Detail: From the Germanic name Adalwolf, which meant “noble wolf” from the Germanic elements adal “noble” and wulf.
Adalwolf (Ancient Germanic)
Adolf (German, Dutch, Scandinavian, Czech, Ancient Germanic)
Adolfo (Italian, Spanish)
Adolphus (Ancient Germanic (Latinized))
Adolfina (Finnish, Swedish)
Adolfine (Danish, Norwegian)
Is Adolf forever off limits? Middle name? How about his variations? How strongly do you feel about this name?
I think he is very handsome, however some people have gone as far to say that they would “doubt the morality of such a person” who would bear this name onto a child. I find this a bit on the extreme side.
Detail: A moon goddess who was sometimes called Lady of the Lake. The Lady of the Lake is usually referred to by various spellings of the names Nimue or Vivienne.
Nimue is thought to be related to Mneme, the shortened form of Mnemosyne, one of the nine water-nymph Muses of Roman and Greek Mythology who gave weapons, not unlike Arthur‘s sword, to the heroic Perseus.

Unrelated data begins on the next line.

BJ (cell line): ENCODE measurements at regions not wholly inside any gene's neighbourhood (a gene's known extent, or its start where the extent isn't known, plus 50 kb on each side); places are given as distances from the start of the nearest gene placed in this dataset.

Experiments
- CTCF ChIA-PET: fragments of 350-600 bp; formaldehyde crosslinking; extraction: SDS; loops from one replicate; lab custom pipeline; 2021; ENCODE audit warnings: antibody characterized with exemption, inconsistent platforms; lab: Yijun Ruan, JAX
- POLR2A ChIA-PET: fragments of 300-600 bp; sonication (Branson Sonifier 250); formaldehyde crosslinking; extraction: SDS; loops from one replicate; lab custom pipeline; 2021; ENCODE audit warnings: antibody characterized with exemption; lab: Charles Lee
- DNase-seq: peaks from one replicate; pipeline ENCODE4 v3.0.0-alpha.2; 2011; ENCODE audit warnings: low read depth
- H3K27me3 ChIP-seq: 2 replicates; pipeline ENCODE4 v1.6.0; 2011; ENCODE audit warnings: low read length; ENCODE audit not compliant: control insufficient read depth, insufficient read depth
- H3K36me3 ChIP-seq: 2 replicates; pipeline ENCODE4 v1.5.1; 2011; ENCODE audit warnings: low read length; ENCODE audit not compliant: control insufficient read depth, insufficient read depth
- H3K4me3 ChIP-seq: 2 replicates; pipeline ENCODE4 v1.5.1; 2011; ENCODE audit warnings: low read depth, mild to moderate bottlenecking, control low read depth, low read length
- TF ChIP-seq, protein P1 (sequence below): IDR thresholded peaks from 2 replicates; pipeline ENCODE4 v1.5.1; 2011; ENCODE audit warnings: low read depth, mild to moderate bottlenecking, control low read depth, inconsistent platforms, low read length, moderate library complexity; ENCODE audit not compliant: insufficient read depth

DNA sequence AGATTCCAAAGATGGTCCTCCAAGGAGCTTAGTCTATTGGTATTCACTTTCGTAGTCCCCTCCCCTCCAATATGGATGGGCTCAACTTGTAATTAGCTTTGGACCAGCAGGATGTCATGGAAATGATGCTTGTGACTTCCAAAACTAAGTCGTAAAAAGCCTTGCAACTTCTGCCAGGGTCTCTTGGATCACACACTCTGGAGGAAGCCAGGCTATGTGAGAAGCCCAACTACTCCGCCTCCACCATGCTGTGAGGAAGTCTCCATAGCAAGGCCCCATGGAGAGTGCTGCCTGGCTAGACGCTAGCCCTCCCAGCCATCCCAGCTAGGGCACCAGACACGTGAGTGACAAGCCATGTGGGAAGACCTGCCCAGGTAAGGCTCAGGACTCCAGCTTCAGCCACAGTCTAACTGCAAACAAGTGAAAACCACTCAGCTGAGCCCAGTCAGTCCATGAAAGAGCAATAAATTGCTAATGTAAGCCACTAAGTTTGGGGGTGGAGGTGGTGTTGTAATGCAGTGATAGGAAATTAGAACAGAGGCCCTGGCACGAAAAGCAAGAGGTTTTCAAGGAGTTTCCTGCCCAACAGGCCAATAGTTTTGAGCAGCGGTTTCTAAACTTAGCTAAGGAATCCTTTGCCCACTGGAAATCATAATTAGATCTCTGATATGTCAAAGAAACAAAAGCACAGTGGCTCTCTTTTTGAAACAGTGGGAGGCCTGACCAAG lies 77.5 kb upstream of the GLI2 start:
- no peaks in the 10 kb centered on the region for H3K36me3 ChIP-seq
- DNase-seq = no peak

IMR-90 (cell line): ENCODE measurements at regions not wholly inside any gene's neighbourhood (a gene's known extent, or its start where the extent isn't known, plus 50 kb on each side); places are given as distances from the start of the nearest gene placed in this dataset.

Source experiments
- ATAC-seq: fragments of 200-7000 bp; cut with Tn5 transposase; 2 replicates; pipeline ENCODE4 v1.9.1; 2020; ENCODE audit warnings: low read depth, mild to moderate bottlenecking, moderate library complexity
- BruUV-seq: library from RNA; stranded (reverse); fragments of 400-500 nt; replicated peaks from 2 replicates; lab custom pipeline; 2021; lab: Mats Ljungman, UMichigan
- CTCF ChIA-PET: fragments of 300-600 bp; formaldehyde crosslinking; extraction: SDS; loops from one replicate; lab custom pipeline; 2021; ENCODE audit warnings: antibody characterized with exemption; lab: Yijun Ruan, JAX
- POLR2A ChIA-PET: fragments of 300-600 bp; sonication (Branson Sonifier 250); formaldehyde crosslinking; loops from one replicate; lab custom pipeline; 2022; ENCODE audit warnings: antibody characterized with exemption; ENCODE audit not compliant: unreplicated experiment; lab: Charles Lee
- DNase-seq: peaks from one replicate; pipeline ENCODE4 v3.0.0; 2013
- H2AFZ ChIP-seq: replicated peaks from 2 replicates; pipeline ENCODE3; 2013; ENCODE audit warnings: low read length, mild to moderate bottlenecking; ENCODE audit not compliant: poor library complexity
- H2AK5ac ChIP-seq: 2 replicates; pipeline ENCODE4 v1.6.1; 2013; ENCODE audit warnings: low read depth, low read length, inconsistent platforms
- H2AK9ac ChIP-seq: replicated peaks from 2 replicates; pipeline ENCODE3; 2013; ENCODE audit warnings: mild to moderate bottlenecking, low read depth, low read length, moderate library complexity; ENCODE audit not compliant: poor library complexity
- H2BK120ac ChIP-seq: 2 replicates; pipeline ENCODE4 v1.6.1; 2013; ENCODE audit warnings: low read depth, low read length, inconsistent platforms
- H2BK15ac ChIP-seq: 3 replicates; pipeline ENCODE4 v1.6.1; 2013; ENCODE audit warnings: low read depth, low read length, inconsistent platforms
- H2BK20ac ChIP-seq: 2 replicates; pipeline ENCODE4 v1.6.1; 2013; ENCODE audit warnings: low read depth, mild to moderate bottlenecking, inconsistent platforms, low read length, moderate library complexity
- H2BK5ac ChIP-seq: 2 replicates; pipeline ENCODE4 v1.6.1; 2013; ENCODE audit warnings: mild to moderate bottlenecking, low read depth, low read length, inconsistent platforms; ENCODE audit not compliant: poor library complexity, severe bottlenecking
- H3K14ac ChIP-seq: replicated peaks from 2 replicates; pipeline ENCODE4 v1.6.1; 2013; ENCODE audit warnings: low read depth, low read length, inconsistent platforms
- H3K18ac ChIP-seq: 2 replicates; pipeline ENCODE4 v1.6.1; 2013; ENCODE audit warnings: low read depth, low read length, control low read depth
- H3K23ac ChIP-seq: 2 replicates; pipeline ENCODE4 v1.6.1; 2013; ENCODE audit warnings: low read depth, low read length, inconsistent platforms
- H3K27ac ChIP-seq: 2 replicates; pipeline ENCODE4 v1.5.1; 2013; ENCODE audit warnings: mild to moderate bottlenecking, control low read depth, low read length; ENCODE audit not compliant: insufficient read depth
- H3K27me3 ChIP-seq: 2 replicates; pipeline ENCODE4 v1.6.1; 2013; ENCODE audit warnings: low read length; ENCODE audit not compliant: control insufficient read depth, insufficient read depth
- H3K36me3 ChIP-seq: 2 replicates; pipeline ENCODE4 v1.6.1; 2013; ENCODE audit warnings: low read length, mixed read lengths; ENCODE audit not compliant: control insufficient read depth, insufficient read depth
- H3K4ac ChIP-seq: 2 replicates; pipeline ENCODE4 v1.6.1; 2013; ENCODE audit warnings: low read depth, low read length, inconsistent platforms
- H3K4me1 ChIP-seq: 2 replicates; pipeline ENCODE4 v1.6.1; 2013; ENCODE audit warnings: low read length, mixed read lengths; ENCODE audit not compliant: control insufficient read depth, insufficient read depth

Detail: When James Cook (British explorer) first encountered the villagers at Yuquot in 1778, they directed him to “come around” (in their language “nootka”) with his ship to the harbour. Cook interpreted this as the name of their tribe. In 1981 the term Nuu-Chah-Nulth (meaning “all along the mountains”) was chosen as the new name of the tribe.
Meaning: “Son of one without envy; Son of a freeman.”
Nicknames: Kerm, Kermie, Kurt
Detail: From the Irish surname Mac Dhiarmaid, which means “son of Diarmaid”. Diarmaid (DEER-mid) means either “freeman” or “without envy” in Irish. Dermot would be English speaker friendly spelling of Diarmaid.
This name is now associated with Kermit the Frog, one of the Muppets created by puppeteer Jim Henson.
The Half Holiday, Alec home from school by Elizabeth Adela Stanhope Forbes
Origin: English / Spanish / Germanic
Meaning: “A man, barberry tree, fortified hill.”
Nicknames: Ar, Arl, Lo
Detail: There are several origins of the name:
An Italian variant of the German Charles meaning “man”
The Spanish word for the “barberry tree”
An Old English variant of Harlow, derived from the Anglo-Saxon words here and hlaw meaning “army hill”